“I get that. You always have felt things more intensely than most other people do.”
Yes. I do. Which is why it’s important for me NOT to let Sebastian take over my life with his passions, but, equally important that I sometimes let him have his head. The same kind of important it is for me to FORCE myself to leave my batcave, to go to the gym, to continue to try to cultivate friendships and relationships. To stay IN THE WORLD – thus, this blog.
Now, I promised I’d keep this short, which it already is NOT, so, to the titular topic at hand . . .
MY TBR PILE
These are the books staring at me, screaming at me to either FINISH reading them, or begin reading them. What is LESS clear, is that they rest on my laptop — which is also filled with a list off bookmarked articles and such I mean to read — and atop them is my Kindle, in which I am midway through two books and have a backlog of others bought and clamoring for attention.
All of which would be bad enough were it not for the fact that thanks to various websites and the Sunday New York Times, I also want the following books to add to these piles!
THE OPPOSITE OF LONELINESS by Marina Keegan
And too, THE EMPATHY EXAMS by Leslie Jamison, which was reviewed by Olivia Laing in NYT Book Review — Laing who wrote the remarkable Trip to Echo Spring — which I wrote about HERE [click me] — so, there’s that as well . . .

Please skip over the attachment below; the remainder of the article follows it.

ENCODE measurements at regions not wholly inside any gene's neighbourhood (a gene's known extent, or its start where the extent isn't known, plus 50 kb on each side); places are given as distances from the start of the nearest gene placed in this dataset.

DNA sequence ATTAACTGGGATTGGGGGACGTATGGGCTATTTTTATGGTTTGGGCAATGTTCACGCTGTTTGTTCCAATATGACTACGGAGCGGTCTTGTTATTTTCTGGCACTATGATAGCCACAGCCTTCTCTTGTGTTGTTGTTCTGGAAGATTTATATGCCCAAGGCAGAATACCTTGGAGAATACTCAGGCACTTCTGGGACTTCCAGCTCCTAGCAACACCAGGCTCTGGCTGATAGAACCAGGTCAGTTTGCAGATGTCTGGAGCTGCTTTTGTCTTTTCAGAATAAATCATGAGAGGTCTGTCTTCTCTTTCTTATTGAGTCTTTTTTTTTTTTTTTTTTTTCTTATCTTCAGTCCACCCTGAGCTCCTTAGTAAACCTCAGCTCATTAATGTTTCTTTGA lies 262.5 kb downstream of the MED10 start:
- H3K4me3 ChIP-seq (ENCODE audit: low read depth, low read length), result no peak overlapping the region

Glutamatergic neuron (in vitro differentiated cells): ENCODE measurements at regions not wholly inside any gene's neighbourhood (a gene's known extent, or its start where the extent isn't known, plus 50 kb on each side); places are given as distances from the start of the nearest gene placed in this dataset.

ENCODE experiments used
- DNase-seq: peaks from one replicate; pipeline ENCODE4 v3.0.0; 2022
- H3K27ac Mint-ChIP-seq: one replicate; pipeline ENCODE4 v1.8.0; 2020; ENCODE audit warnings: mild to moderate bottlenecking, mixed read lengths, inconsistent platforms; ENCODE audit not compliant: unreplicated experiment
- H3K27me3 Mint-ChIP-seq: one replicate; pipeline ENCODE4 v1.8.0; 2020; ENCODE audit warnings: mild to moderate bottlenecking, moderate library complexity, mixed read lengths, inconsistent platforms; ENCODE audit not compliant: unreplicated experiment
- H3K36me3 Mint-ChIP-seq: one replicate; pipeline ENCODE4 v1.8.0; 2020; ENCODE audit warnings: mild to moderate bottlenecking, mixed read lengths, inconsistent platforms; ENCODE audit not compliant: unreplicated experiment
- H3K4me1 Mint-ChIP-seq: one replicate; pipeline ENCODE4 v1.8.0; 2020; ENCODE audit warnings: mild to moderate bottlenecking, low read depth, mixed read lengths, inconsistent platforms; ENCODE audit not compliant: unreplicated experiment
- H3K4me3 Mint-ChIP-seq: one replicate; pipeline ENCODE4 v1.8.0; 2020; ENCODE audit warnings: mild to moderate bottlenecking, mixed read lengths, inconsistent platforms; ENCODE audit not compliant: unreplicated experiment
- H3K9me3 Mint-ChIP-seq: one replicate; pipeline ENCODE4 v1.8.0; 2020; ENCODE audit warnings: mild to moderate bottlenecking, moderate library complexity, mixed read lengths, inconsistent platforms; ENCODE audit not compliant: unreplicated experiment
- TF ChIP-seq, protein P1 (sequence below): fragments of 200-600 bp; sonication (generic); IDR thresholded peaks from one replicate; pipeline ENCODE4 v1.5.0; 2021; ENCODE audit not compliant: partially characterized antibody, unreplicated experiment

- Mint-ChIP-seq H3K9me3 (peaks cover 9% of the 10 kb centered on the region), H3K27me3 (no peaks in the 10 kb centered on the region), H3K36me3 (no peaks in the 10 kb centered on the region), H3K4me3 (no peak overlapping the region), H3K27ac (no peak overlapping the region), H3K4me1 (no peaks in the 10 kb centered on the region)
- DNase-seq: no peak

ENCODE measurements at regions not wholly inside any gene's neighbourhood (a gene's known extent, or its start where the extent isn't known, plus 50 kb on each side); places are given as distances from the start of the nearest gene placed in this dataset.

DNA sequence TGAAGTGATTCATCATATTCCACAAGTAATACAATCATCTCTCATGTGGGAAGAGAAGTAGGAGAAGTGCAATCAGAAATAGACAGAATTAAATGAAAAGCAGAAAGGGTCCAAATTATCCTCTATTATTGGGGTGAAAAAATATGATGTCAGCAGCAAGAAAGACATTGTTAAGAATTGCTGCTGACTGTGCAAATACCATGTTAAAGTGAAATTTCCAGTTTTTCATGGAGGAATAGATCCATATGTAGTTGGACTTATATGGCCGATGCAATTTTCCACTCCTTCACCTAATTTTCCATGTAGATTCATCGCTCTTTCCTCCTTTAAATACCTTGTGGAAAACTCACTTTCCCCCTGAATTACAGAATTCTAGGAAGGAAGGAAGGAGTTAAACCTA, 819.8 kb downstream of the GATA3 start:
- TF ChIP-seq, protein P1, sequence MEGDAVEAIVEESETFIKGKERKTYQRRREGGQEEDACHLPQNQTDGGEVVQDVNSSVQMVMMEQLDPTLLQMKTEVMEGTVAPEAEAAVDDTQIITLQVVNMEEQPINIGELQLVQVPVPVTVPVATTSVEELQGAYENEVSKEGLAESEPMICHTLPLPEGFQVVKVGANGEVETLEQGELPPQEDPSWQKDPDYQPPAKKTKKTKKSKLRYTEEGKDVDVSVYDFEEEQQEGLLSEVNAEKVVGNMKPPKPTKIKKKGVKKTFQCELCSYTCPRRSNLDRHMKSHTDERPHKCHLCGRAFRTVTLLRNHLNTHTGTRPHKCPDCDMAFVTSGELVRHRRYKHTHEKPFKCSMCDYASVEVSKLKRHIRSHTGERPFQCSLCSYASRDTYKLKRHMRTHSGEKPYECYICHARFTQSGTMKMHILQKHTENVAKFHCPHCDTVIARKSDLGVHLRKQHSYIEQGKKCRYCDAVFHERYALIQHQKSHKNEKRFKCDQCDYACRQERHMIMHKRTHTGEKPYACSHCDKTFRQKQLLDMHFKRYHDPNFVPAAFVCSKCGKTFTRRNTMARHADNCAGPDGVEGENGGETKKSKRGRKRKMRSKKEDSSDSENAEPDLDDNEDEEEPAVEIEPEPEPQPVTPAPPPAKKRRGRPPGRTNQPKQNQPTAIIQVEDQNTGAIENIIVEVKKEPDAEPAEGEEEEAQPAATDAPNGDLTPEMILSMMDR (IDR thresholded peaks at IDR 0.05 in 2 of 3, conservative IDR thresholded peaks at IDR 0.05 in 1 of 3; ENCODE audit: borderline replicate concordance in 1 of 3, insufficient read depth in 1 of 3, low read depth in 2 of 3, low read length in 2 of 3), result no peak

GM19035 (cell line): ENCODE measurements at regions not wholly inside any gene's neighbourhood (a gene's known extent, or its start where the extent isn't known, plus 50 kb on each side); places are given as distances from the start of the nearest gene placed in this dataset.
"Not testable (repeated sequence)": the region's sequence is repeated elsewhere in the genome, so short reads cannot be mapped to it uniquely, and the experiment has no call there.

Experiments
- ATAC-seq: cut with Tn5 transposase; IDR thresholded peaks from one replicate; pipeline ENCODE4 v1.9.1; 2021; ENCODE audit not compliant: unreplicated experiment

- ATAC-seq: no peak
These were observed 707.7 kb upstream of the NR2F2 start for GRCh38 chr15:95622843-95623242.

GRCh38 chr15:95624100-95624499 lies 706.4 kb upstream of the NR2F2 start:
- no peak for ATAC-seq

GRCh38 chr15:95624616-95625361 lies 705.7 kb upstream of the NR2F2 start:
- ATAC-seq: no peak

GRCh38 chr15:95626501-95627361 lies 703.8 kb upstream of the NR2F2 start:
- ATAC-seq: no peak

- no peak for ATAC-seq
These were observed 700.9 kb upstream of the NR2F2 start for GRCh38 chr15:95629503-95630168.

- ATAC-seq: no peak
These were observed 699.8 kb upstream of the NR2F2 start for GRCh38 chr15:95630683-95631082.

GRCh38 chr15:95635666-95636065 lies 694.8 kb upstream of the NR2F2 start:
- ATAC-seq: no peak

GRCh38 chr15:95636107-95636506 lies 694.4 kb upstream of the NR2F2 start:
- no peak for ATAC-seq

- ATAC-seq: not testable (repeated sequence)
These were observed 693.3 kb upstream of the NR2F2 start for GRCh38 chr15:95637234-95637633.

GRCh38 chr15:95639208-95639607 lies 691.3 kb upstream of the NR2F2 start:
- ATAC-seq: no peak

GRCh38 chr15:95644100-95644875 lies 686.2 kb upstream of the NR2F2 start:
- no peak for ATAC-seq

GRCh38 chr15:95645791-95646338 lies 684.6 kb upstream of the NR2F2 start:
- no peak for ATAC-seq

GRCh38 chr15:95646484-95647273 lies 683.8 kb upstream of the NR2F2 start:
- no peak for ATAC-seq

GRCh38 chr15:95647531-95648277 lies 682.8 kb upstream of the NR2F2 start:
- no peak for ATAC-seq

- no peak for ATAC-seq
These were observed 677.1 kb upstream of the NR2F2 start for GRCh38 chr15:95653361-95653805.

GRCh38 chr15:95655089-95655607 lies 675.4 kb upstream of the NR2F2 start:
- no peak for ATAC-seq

And A MAN CAME OUT OF A DOOR IN THE MOUNTAIN by Adrianne Harun
And SHOTGUN LOVESONGS by Nickolas Butler
And after all of those … my very favorite thing in the Book Review this week was the Bookend essay by Anna Holmes decrying the “should read” fascism of agents, editors, publicists, and critics in the world of literature. Which seemed not without irony in the New York Times Book Review … publishing and literature are a closed little world. But, truth is, the world we live in is MOSTLY a closed little world, full of arbitrary arbiters of what is and is not cool — and I, myself, was dissolving into devolution last week because I wasn’t getting enough hits, considering turning myself into a full-on porn-blog so you people would read and share me.
I feel things more than most people, you see. So, it hurt. Quite a lot. I’d be ever so much happier if I’d . . . never mind. I wouldn’t want to say anything else that was going to be plagiarized and stolen. Just remember, never jam today. Never.